You may have seen shark exhibits at zoos or aquariums before, but most of the sharks on display are smaller sand tiger sharks or nurse sharks. Majestic 20 foot-long great whites sharks would certainly be a draw, but there has only been one aquarium in the world that has ever kept a great white for more than a week or two. Even then it had to be released when they were not able to keep it in captivity any longer. Why would that be? Why do other sharks survive in zoos but not great whites? Let’s find out about why great white sharks have never survived in zoos.
Why have Great White Sharks Never Survived in Zoos?
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The main reasons Great White Sharks never survive in zoos are an inability to replicate their habitat and behavioural changes during captivity.
Great whites generally grow to 15 feet and also cover extensive distances daily. Their natural habitat they need to thrive is not so easily replicated.
During captivity, great whites may turn on their neigbors, i.e., other fish in their vicinity.
They may also ram themselves against the walls of their cages causing injury to themselves or refuse to eat.
How much room do Great White sharks need?
Great white sharks can travel 50 miles in one day. They are very migratory and live out in the open ocean. During the spring they will migrate from the coast of North America all the way out to a spot called the “White Shark Café”, an area that is about half-way between Baja California and Hawaii. Some go all the way to Hawaii to summer. So while they wouldn’t necessarily need miles of an enclosure, their natural habitat is quite expansive and difficult to replicate.
History of attempts to keep Great White sharks in zoos or aquariums
- 1984: The Monterey Bay Aquarium, near San Francisco, CA, first attempt to have great whites was well thought out and planned for but it was not successful. The great white they had on display lasted for 11 days before it died. The problem? The shark refused to eat.
- Mid 80’s: Monterey Bay Aquarium did not give up and tried to keep 6 or so great whites alive several different attempts, but they were again, not successful.
- 2004-2005: Monterey Bay Aquarium continued to evaluate its program and was finally able to keep a half-dozen great whites on display with one making it a record 198 days. They then had to release that one into the wild due to its aggressive nature towards other sharks in the tank.
- 2011: Monterey Bay Aquarium wanted to try again and were able to keep a great white for 2 months but then had to release it back in the wild. Unfortunately, it died soon after being released.
- 2016: Aquarium in Japan had “The Sea of Dangerous Sharks” exhibit where they had a 11.5 foot male great white shark on display. The shark was on display starting January 5, 2016. However, once again, just three days later, on January 8th the shark died. The Associated Press reported that the shark refused to eat.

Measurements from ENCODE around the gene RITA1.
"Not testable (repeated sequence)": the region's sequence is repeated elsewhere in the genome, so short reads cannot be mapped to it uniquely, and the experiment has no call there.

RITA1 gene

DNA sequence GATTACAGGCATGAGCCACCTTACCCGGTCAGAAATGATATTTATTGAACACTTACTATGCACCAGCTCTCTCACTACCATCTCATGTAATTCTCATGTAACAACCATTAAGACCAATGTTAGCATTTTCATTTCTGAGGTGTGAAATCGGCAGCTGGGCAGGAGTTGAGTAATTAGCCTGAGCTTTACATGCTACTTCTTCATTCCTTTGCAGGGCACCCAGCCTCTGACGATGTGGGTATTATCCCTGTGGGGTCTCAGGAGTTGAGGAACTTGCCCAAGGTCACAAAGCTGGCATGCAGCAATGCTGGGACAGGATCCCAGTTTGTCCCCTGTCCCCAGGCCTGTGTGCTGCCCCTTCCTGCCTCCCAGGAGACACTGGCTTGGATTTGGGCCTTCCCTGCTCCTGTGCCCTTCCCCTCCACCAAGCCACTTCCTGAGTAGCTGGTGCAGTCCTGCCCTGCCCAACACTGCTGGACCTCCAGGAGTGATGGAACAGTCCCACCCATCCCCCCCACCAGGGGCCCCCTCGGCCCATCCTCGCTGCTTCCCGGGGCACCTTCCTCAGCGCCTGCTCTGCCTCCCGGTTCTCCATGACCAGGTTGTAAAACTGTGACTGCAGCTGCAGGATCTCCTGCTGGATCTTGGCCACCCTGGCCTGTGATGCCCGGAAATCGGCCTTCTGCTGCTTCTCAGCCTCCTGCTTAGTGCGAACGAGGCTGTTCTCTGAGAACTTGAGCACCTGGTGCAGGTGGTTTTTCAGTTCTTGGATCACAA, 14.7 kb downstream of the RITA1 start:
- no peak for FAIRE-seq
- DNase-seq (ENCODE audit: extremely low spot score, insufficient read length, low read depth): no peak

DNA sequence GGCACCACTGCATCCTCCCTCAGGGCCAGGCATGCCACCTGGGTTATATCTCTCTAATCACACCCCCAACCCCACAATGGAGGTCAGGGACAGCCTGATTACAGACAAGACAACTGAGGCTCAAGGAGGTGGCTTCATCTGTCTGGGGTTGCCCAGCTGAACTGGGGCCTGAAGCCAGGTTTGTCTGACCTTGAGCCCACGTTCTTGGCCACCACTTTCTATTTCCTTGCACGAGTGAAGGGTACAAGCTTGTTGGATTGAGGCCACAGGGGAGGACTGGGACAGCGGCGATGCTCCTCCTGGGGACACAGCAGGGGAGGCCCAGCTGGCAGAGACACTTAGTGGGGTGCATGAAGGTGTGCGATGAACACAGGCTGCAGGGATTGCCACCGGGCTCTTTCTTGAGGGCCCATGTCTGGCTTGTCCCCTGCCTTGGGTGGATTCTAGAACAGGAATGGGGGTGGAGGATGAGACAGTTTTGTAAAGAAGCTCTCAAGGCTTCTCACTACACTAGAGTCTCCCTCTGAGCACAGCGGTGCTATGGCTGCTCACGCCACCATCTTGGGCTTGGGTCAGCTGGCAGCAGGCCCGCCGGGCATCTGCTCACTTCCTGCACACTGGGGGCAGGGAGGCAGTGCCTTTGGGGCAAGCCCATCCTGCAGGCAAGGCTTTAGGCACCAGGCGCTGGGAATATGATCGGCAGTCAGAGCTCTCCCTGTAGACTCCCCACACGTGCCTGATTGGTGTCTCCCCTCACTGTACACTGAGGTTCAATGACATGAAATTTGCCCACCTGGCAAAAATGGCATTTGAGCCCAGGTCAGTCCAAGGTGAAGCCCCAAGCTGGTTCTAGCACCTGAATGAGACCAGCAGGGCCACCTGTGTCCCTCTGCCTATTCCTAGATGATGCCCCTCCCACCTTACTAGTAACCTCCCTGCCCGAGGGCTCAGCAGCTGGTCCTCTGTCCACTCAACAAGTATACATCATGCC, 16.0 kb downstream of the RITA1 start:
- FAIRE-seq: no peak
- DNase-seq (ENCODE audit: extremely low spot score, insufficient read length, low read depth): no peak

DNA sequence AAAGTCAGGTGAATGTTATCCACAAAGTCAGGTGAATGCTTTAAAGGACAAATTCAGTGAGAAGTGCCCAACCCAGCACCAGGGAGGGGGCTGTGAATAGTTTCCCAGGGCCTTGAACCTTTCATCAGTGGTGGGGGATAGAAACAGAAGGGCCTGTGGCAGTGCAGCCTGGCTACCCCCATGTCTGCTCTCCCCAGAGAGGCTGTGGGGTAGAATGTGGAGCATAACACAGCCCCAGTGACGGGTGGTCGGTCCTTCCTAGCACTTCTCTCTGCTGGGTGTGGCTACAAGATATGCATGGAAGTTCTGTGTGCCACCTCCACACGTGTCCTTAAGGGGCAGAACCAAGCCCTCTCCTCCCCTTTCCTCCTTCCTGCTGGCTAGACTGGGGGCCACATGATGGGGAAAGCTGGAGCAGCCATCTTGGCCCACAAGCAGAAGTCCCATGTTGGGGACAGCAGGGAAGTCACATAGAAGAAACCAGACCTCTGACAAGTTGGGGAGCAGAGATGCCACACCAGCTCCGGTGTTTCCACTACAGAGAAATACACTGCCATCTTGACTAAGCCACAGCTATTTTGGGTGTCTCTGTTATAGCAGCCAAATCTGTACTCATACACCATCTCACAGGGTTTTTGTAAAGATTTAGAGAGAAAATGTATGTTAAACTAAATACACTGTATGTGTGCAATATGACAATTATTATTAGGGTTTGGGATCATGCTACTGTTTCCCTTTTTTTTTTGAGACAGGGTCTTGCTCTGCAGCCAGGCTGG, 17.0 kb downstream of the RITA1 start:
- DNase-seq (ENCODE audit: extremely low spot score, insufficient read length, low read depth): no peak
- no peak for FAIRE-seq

- Other zoos and aquariums have attempted the keep great whites in captivity but have also failed. They soon realized the cost was not worth the effort.
How did the one shark in the Monterey Bay Aquarium survive for 198 days?
First off, it was a small shark, only 4 feet long. Adult male sharks average 15 feet long. The aquarium had a tank that contained 1 million gallons of water… 1 million gallons! Since White sharks are accustomed to diving for food, they made the tank 35 feet deep. Another thing that worked was they kept the shark in a 4 million gallon open ocean pen before moving it to the aquarium. This gave them time to monitor the shark and make sure it was ready for the move. Because the shark was a juvenile and not yet used to a diet of seals, sea lions and dolphins it was used to smaller prey like fish that it would eat.
Why did the Monterey Bay Aquarium end their Great White shark program?
The researchers concluded that they had answered the important research questions they were looking for and believe they can continue their research with the tagged sharks in the wild.
Why don’t other aquariums or zoos continue to try to keep Great Whites?
The cost for one thing is very prohibitive. Think about the amount of resources required to maintain the conditions of a great white sharks environment. There is also the difficult task of catching and transporting a great white. Many times the sharks would get injured during the struggle to captured and die days later from injuries. Think about trying to get a shark from the ocean to the aquarium in a truck or transport that had to have moving water to keep the shark alive. No easy task. There is also the ethical question of containing an animal that thrives in the wide open ocean. Especially one that does not need human intervention due to injury or sickness or being unable to survive in the wild on its own.
How do whale sharks survive in zoos and aquariums?
Whale sharks are the largest fish in the ocean. They are not whales but fish and can get to be 40 feet long! The average ones are 8-32 feet long and they are also highly migratory. However, whale sharks feed on plankton, krill and tiny fish that they sieve through their gills. They are very slow swimmers as they gracefully glide through the water with their 4-foot-wide mouths open, sifting the food from the water. Whale sharks do require an enormous tank; the one in Georgia Aquarium is the largest seawater tank in the world and holds 6.3 million gallons of water! It is the home of 4 whale sharks. Check here to find out what other aquariums in the world are large enough to hold whale sharks.
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